Facts from the Foundation of the ASRS
Retina Health Series
Committed to improving the quality of life of all people with retinal disease

Retinopathy of Prematurity

Retinopathy of prematurity (ROP) is a condition affecting premature infants of low birthweight (BW) and young gestational age (GA). It occurs when the development of normal retinal blood vessels, which typically requires a full-term pregnancy for completion, is interrupted by the premature birth. If the disease progresses, scar tissue can grow; this can lead to retinal detachment and vision loss.

Though great strides have been made in the care of profoundly premature infants and survival rates have improved considerably, ROP remains a leading cause of lifelong visual impairment. ROP causes visual loss in 1300 children and severe visual impairment in another 500 children each year in the United States alone.

More mildly affected infants may experience moderate vision loss and crossed eyes.

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In 85% to 90% of cases, ROP of milder severity resolves on its own, with no meaningful impact on vision. If ROP progresses to an advanced stage, an infant may:

  • Not respond appropriately to light
  • Have white scar tissue visible in the pupils
  • Develop an oscillating (back and forth) involuntary eye movement (nystagmus, pronounced nis TAG mus) by as early as 3 months after the original scheduled date of birth
  • Progress to blindness


The earliest cases of ROP were thought to be the result of introducing oxygen therapy into the newborn nursery to improve the survival rates of premature infants. Though more premature infants survived, some progressed to blindness. In 1942, oxygen was identified as an agent that could aggravate this process and lead to retinal detachment. Today, the use of oxygen is closely monitored and is no longer implicated as the sole or even a primary factor in ROP development. While the survival rate for high-risk newborn infants has improved, the incidence of ROP has remained constant since the mid-1990s.

Risk factors

ROP is a disease of the smallest and the sickest infants. Premature birth and low birthweight are the primary risk factors. Other risk factors for the development of ROP include:

  • Multiple births
  • Other health problems involving the lungs and intestines
  • Infection

Diagnostic testing

Figure 1.

Infants of low birthweight (under 1500 grams or 3.3 lbs.) and gestational age (30 weeks or less)—as well as infants deemed higher risk by the neonatologist (due to multiple births, oxygen exposure after birth, etc.)— are screened with either bedside eye exams or digital pictures of the back of the eye (retina), which are then reviewed by a physician experienced in the diagnosis and treatment of ROP. Once ROP progresses to a certain level of severity (Figure 1), treatment is recommended. Treatment is most often required between 34 to 38 weeks of gestation.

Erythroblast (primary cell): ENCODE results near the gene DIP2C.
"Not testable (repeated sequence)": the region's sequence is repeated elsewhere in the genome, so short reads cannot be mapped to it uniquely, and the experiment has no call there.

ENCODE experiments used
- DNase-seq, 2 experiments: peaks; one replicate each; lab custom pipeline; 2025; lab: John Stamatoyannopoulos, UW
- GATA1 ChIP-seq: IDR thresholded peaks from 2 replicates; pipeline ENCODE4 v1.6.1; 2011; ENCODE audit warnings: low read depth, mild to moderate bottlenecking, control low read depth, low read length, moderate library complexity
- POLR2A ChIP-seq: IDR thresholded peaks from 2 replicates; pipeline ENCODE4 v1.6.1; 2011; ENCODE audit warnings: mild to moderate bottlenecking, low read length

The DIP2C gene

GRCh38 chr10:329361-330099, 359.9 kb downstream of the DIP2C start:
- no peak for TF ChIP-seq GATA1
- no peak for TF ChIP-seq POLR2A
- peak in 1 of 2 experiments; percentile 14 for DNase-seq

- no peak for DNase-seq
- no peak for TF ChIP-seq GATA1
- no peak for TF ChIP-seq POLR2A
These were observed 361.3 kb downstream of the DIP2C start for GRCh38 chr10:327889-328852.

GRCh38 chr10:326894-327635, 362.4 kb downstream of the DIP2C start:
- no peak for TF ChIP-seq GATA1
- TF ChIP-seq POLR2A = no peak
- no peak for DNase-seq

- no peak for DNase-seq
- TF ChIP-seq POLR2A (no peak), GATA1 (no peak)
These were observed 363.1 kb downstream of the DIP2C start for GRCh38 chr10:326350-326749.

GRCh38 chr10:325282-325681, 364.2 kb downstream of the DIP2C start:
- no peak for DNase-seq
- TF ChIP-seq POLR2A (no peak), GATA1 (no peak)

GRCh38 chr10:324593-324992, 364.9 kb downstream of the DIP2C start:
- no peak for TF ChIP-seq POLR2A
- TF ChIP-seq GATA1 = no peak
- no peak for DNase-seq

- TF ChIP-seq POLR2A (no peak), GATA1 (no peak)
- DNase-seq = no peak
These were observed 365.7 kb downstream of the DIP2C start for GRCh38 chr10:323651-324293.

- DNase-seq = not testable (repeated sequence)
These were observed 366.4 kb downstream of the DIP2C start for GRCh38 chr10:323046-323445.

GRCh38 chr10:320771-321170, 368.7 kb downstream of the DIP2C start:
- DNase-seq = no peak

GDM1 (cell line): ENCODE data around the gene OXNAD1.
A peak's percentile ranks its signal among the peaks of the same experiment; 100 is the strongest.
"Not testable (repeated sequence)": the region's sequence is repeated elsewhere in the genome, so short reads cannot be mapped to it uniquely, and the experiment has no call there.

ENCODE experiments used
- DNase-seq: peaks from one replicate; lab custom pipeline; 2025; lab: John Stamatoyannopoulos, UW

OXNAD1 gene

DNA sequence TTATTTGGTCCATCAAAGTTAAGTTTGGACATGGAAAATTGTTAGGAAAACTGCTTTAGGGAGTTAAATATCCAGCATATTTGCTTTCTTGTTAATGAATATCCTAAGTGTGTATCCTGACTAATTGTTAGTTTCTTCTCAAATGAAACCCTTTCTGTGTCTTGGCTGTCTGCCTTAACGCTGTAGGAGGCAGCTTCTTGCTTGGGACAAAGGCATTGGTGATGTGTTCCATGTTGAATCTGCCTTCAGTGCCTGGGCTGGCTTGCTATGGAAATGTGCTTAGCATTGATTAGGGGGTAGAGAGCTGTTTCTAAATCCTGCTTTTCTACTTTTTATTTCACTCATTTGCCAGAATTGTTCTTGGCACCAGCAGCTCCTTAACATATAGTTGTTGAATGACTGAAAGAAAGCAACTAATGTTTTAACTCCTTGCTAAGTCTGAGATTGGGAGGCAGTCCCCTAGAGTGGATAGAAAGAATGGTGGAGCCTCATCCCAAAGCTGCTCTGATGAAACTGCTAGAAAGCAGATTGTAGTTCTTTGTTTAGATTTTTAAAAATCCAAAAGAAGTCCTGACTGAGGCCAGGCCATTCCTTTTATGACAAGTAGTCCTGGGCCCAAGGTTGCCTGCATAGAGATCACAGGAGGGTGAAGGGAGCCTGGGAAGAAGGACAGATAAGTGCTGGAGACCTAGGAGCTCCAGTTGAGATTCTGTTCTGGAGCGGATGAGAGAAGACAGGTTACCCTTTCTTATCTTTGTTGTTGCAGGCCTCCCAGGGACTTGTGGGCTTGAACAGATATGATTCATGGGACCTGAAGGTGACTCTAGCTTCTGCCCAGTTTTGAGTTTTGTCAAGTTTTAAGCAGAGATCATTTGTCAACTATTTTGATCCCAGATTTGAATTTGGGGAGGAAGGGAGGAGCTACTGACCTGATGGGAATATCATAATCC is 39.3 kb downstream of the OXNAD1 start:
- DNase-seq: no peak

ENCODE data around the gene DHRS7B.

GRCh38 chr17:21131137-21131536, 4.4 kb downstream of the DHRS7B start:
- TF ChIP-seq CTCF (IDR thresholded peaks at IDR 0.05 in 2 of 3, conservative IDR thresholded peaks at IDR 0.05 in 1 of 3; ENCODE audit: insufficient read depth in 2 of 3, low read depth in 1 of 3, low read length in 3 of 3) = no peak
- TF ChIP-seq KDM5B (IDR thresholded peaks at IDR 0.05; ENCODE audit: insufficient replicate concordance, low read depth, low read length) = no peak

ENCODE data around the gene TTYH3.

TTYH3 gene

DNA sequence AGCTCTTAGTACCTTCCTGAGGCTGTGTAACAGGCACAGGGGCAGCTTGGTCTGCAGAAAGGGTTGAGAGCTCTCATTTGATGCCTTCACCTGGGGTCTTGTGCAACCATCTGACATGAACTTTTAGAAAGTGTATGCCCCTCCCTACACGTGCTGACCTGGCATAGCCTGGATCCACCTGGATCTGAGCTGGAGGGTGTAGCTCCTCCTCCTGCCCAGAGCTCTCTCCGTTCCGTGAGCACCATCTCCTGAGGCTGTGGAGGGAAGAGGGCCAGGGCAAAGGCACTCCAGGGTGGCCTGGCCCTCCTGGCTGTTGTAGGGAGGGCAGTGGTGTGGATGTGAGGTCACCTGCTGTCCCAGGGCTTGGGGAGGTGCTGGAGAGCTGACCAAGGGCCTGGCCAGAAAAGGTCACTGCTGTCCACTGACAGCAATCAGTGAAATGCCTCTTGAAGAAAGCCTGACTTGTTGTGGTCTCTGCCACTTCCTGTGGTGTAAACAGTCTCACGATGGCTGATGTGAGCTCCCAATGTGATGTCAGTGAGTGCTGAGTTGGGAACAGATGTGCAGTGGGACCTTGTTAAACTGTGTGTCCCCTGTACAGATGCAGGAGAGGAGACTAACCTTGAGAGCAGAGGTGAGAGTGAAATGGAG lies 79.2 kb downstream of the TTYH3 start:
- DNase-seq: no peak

Treatment and prognosis

Since the early 1990s, ROP has been successfully treated in most infants by placing laser burns in the part of the retina that has not developed normal blood vessels. This approach prevents retinal detachment in 90% of treated eyes with few long-term side effects. Since 2007, injection of certain drugs (bevacizumab [Avastin®] or ranibizumab [Lucentis®]) into the eye to suppress growth of the abnormal blood vessels has been employed by some physicians.

To date, dosing and long-term safety information are lacking, and laser is generally the preferred approach to managing ROP requiring treatment, except for those very small babies with very aggressive ROP. If an eye goes on to develop retinal detachment, surgery may be performed to help reattach the retina, but the goal is to try to screen in order to treat ROP at the right time to stop the progression to retinal detachment.



  • Sophie J. Bakri, MD
  • Audina Berrocal, MD
  • Antonio Capone, Jr., MD
  • Netan Choudhry, MD, FRCS-C
  • Thomas Ciulla, MD, MBA
  • Pravin U. Dugel, MD
  • Geoffrey G. Emerson, MD, PhD
  • K. Bailey Freund, MD
  • Roger A. Goldberg, MD, MBA
  • Darin R. Goldman, MD
  • Dilraj Grewal, MD
  • Larry Halperin, MD
  • Vi S. Hau, MD, PhD
  • Suber S. Huang, MD, MBA
  • G. Baker Hubbard, MD
  • Mark S. Humayun, MD, PhD
  • Talia R. Kaden, MD
  • Peter K. Kaiser, MD
  • M. Ali Khan, MD
  • Ivana K. Kim, MD, FASRS

  • Eleonora Lad, MD, PhD

  • Anat Loewenstein, MD
  • Mathew J. MacCumber, MD, PhD
  • Maya Maloney, MD
  • Timothy G. Murray, MD, MBA
  • Hossein Nazari, MD
  • Oded Ohana, MD, MBA
  • Jonathan L. Prenner, MD
  • Gilad Rabina, MD
  • Carl D. Regillo, MD, FACS
  • Naryan Sabherwal, MD
  • Sherveen Salek, MD
  • Andrew P. Schachat, MD
  • Adrienne W. Scott, MD 
  • Michael Seider, MD
  • Janet S. Sunness, MD
  • Eduardo Uchiyama, MD
  • Allen Z. Verne, MD
  • Christina Y. Weng, MD, MBA
  • Yoshihiro Yonekawa, MD


John T. Thompson, MD


  • J. Fernando Arevalo, MD, PhD
  • Gabriela Lopezcarasa Hernandez, MD
  • Andres Lisker, MD
  • Virgilio Morales-Canton, MD


  • Albert Li, MD


Tim Hengst

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